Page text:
EvidenceUpdates2015 Full Text: Link to full Text with Trip Pro

187. New/Novel Oral Anticoagulants (NOACS): Comparison and Frequently-Asked Questions

New/Novel Oral Anticoagulants (NOACS): Comparison and Frequently-Asked Questions © 2015 Thrombosis Canada Page 1 of 7 NEW/NOVEL ORAL ANTICOAGULANTS (NOACS): COMPARISON AND FREQUENTLY- ASKED QUESTIONS OBJECTIVES: ? To provide a comparison of the new/novel oral anticoagulants (NOACs) currently available in Canada. ? To address frequently-asked questions regarding NOACs. BACKGROUND: NOACs, which consist of apixaban, dabigatran and rivaroxaban, are being used increasingly for the prevention (...) of the procedure; consideration can also be given to the use of the pro-hemostatic tranexamic acid mouthwash before and after the procedure. Alternatively, the patient can skip one day’s dose of the NOAC before the procedure and resume the NOAC on the evening after the procedure. For the management of patients who require other procedures or surgery, see the Clinical Guide: New/Novel Oral Anticoagulants (NOACs): Peri-Operative Management. What if the patient has a prosthetic heart valve? In patients

Thrombosis Interest Group of Canada2015

188. Do patients with an asymptomatic sub-segmental pulmonary embolism need anticoagulation therapy?

Do patients with an asymptomatic sub-segmental pulmonary embolism need anticoagulation therapy? BestBets: Do patients with an asymptomatic sub-segmental pulmonary embolism need anticoagulation therapy? Do patients with an asymptomatic sub-segmental pulmonary embolism need anticoagulation therapy? Report By: Hyun Choi - CT3 Search checked by Christopher Morgan - Institution: Central Manchester University Hospitals NHS Foundation Trust, University Of Manchester Date Submitted: 27th November 2010 (...) Date Completed: 5th January 2015 Last Modified: 5th January 2015 Status: Green (complete) Three Part Question [In an asymptomatic patient with small subsegmental pulmonary embolism] does [anticoagulation therapy or no treatment] lead to [reduced mortality and a lower rate of recurrent venous thromboembolism?] Clinical Scenario A 49 year old male, who was previously fit and well, attended the Emergency Department as a trauma patient after being involved in a road traffic collision. He underwent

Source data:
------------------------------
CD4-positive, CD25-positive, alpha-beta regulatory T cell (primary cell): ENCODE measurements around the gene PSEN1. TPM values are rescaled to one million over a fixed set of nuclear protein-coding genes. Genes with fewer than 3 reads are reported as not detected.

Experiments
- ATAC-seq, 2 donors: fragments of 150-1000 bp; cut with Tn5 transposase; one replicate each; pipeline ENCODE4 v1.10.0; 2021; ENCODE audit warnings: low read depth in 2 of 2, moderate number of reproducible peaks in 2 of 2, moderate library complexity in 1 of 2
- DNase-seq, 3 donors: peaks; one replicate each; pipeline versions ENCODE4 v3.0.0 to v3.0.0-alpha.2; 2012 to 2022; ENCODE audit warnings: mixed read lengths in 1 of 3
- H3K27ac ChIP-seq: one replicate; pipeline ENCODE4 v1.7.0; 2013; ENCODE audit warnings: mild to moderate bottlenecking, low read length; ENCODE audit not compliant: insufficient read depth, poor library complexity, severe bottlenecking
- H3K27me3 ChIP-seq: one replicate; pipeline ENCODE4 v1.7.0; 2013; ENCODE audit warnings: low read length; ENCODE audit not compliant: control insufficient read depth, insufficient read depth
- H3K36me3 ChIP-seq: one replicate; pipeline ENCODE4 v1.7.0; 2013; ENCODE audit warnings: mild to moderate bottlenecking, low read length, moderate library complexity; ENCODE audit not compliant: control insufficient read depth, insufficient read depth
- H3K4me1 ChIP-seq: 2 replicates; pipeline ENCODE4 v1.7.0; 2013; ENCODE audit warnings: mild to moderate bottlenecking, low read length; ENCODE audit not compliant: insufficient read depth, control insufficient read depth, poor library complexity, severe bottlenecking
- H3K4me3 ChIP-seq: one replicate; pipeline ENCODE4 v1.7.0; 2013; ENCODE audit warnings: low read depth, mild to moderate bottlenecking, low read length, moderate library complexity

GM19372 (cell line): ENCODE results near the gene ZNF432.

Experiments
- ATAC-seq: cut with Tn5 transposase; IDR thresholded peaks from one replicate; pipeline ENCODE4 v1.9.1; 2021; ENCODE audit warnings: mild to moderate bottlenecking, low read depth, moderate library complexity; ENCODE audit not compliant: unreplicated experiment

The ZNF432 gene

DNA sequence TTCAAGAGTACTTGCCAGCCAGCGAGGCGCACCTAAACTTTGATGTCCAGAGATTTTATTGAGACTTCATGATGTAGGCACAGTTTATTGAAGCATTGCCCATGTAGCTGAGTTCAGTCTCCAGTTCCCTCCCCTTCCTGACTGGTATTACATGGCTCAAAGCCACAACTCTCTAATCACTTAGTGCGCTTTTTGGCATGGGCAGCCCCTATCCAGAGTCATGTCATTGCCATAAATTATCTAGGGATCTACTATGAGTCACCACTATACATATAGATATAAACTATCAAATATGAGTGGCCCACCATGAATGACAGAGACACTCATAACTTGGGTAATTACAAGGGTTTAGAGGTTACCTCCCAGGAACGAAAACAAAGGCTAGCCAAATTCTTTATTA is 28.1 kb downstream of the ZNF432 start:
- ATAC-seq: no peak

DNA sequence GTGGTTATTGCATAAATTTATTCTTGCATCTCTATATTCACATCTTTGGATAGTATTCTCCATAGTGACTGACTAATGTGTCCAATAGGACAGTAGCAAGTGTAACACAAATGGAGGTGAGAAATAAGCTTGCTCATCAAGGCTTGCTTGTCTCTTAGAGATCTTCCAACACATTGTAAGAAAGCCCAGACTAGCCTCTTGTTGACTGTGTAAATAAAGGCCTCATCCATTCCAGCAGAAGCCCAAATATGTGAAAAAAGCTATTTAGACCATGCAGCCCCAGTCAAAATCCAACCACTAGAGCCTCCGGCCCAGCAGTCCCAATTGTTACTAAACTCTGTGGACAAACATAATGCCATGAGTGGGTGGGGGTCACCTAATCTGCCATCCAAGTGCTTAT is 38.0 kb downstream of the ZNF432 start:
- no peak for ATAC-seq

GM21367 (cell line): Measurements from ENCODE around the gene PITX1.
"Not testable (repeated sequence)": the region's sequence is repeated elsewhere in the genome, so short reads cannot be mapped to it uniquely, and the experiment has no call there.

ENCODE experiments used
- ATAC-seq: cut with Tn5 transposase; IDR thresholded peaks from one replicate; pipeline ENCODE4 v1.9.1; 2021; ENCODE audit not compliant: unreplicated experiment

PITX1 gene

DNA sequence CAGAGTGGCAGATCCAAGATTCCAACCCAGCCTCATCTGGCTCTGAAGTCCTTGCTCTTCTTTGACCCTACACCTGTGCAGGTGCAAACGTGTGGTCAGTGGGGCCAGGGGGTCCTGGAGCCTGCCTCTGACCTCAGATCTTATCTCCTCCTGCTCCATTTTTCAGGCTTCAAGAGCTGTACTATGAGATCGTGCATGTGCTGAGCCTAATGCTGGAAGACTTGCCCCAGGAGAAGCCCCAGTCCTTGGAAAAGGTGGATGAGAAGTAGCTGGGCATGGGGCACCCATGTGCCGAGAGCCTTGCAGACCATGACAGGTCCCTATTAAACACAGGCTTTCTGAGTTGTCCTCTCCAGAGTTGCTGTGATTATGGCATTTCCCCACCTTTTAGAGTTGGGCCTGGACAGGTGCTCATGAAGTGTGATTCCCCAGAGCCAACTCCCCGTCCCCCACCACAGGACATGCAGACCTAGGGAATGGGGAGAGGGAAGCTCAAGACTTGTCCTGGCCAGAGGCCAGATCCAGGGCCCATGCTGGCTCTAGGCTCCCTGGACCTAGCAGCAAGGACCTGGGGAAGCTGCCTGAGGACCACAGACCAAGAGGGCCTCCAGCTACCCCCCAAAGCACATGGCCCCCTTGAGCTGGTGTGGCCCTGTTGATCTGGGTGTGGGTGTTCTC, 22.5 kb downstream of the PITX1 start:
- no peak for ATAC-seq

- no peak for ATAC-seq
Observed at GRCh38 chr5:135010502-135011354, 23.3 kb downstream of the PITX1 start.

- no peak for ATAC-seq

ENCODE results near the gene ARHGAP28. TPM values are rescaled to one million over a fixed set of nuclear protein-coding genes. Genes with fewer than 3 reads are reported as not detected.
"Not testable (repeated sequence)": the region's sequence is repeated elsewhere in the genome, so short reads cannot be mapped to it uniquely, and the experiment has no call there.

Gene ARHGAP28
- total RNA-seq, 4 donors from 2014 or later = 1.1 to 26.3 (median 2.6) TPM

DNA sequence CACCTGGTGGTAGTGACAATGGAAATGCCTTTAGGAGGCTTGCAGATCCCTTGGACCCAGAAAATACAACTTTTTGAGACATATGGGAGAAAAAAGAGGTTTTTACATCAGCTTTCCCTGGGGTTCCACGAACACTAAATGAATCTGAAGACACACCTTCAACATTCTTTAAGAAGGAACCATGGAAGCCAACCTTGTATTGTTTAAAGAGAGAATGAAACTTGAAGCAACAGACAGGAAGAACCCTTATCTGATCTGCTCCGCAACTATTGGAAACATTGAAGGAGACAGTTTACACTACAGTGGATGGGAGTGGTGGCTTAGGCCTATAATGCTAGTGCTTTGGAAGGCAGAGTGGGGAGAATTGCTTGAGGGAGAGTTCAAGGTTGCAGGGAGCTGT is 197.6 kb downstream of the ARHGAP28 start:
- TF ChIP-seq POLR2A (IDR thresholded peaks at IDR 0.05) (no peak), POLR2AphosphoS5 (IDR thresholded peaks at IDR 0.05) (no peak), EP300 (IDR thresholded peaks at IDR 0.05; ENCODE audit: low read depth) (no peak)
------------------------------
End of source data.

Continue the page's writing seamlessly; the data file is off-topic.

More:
BestBETS2015

189. Praxbind (idarucizumab) - For use in patients who are taking the anticoagulant Pradaxa (dabigatran) during emergency situations when there is a need to reverse Pradaxa?s blood-thinning effects

Praxbind (idarucizumab) - For use in patients who are taking the anticoagulant Pradaxa (dabigatran) during emergency situations when there is a need to reverse Pradaxa?s blood-thinning effects Praxbind (idarucizumab) U.S. Department of Health and Human Services Search FDA Submit search Praxbind (idarucizumab) Vraylar (Cariprazine) Company: Boehringer Ingelheim Pharmaceuticals Application No.: 761025 Orig1 Approval Date: October 16, 2015 Persons with disabilities having problems accessing

FDA - Drug Approval Package2015

190. Extended anticoagulation with apixaban reduces hospitalisations in patients with venous thromboembolism. An analysis of the AMPLIFY-EXT trial

Extended anticoagulation with apixaban reduces hospitalisations in patients with venous thromboembolism. An analysis of the AMPLIFY-EXT trial 26446706 2015 12 22 2016 09 26 2015 12 22 0340-6245 115 1 2016 Jan Thrombosis and haemostasis Thromb. Haemost. Extended anticoagulation with apixaban reduces hospitalisations in patients with venous thromboembolism. An analysis of the AMPLIFY-EXT trial. 161-8 10.1160/TH15-07-0606 Treatment with apixaban versus placebo for 12 months significantly reduced (...) Method Drug Administration Schedule Factor Xa Inhibitors administration & dosage adverse effects Female Hemorrhage chemically induced Hospitalization Humans Length of Stay Male Middle Aged Pyrazoles administration & dosage adverse effects Pyridones administration & dosage adverse effects Recurrence Risk Factors Time Factors Treatment Outcome Venous Thromboembolism diagnosis drug therapy mortality Apixaban extended anticoagulation hospitalisation venous thromboembolism 2015 07 30 2015 09 18 2015 10 9

EvidenceUpdates2015

191. Randomised controlled trial: An IVC filter and anticoagulation for 3?months is unlikely to show a benefit over anticoagulation alone for high-risk patients with acute pulmonary embolism

Randomised controlled trial: An IVC filter and anticoagulation for 3?months is unlikely to show a benefit over anticoagulation alone for high-risk patients with acute pulmonary embolism An IVC filter and anticoagulation for 3 months is unlikely to show a benefit over anticoagulation alone for high-risk patients with acute pulmonary embolism | Evidence-Based Medicine This site uses cookies. By continuing to browse the site you are agreeing to our use of cookies. Log in using your username (...) and password For personal accounts OR managers of institutional accounts Username * Password * your user name or password? Search for this keyword Search for this keyword Main menu Log in using your username and password For personal accounts OR managers of institutional accounts Username * Password * your user name or password? You are here An IVC filter and anticoagulation for 3 months is unlikely to show a benefit over anticoagulation alone for high-risk patients with acute pulmonary embolism Article

Evidence-Based Medicine (Requires free registration)2015